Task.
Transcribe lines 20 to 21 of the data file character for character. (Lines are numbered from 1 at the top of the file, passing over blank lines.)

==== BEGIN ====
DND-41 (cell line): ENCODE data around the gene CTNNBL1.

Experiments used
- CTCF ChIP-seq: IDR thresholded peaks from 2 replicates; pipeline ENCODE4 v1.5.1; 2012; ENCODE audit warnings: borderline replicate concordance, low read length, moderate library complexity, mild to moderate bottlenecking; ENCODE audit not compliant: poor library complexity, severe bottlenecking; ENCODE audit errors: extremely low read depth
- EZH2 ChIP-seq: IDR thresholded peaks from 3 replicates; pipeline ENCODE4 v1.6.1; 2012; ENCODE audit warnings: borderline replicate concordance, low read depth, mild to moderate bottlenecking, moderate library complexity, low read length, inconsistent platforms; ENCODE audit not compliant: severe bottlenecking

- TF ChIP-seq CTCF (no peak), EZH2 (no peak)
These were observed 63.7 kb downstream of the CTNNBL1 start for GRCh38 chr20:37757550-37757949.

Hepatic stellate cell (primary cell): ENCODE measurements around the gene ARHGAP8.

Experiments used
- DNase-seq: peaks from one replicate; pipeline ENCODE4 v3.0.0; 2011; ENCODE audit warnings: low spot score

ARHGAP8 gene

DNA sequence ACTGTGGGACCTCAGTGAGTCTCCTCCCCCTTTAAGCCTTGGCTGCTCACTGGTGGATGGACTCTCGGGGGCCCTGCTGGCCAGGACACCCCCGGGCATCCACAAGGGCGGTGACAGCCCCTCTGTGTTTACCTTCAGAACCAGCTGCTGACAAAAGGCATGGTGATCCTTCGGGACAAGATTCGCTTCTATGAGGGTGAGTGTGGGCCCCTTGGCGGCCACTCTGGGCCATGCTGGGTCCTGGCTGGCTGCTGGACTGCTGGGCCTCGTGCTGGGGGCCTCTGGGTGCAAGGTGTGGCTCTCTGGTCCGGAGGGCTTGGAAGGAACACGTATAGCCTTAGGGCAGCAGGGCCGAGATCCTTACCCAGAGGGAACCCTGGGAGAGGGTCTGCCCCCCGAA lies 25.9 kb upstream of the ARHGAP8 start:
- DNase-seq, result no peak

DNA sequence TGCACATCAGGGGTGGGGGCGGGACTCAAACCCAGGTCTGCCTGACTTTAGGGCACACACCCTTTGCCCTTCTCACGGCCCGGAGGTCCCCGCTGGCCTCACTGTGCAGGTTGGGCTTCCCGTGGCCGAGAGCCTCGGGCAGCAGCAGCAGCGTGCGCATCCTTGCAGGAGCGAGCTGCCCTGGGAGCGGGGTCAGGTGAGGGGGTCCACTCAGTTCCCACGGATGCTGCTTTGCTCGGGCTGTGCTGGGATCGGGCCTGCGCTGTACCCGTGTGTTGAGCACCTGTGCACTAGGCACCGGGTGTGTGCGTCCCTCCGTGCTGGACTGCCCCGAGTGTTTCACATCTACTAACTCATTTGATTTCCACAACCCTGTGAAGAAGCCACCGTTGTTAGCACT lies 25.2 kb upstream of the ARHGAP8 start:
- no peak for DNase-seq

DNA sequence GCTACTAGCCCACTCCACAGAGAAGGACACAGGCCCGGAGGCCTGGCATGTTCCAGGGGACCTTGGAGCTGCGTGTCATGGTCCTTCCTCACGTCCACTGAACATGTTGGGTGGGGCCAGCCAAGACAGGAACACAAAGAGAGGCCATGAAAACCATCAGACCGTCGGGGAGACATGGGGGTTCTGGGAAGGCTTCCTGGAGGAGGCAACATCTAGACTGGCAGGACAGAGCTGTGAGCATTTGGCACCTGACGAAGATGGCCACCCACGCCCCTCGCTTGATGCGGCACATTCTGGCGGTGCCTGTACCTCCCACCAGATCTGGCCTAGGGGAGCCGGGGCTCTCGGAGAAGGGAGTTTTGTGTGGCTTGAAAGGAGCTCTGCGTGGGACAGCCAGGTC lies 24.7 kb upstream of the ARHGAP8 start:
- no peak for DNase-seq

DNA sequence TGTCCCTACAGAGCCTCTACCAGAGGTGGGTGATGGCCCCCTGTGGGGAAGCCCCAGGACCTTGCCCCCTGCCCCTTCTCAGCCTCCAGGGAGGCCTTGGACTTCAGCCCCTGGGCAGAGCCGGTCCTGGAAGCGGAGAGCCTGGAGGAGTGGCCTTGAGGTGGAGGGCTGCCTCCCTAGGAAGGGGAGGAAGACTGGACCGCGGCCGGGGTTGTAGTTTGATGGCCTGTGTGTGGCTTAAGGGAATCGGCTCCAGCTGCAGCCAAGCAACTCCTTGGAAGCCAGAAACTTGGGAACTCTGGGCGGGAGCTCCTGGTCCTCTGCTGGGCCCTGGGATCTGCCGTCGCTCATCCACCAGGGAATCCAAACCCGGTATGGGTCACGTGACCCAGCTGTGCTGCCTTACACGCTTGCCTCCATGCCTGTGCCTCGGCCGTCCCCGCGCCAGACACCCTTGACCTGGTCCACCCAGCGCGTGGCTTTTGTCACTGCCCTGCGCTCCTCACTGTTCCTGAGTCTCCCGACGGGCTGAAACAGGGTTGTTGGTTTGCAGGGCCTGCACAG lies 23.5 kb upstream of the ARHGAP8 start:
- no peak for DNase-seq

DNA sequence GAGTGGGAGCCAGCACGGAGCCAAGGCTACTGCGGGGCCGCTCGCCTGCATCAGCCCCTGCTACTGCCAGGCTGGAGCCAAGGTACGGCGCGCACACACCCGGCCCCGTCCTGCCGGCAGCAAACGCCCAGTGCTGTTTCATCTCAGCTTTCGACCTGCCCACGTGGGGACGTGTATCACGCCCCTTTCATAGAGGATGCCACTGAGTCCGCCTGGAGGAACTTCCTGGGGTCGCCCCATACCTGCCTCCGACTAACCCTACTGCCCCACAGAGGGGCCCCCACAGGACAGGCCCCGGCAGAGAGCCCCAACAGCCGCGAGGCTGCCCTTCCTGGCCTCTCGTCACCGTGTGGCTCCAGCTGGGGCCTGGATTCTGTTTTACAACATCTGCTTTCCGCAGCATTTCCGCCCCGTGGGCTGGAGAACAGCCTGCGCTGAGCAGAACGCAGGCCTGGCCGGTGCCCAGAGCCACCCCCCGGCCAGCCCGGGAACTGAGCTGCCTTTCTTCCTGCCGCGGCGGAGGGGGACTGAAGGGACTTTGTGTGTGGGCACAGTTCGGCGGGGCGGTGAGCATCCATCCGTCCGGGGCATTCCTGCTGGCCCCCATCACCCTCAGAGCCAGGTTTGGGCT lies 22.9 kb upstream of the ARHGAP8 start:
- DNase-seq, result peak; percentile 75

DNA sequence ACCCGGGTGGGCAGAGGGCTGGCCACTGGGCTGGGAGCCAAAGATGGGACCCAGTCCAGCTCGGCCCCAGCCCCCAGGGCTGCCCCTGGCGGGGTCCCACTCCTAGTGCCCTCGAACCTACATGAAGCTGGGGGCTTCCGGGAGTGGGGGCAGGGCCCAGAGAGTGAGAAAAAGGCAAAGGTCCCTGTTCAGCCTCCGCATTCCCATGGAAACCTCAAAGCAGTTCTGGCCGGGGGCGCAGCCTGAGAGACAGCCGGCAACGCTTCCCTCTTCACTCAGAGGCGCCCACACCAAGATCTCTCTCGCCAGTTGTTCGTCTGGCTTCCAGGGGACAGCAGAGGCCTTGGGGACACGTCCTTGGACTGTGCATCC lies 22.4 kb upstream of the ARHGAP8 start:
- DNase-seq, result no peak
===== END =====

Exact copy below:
- DNase-seq, result peak; percentile 75

DNA sequence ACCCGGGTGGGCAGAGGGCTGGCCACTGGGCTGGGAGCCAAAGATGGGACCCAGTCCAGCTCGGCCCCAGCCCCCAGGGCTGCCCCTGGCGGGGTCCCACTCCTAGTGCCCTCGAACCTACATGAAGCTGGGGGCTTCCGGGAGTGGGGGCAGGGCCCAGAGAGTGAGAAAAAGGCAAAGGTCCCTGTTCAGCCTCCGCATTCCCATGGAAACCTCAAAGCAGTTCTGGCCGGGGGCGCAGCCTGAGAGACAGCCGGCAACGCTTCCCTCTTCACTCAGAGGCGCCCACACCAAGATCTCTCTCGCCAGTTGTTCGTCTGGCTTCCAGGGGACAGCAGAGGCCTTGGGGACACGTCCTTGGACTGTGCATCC lies 22.4 kb upstream of the ARHGAP8 start: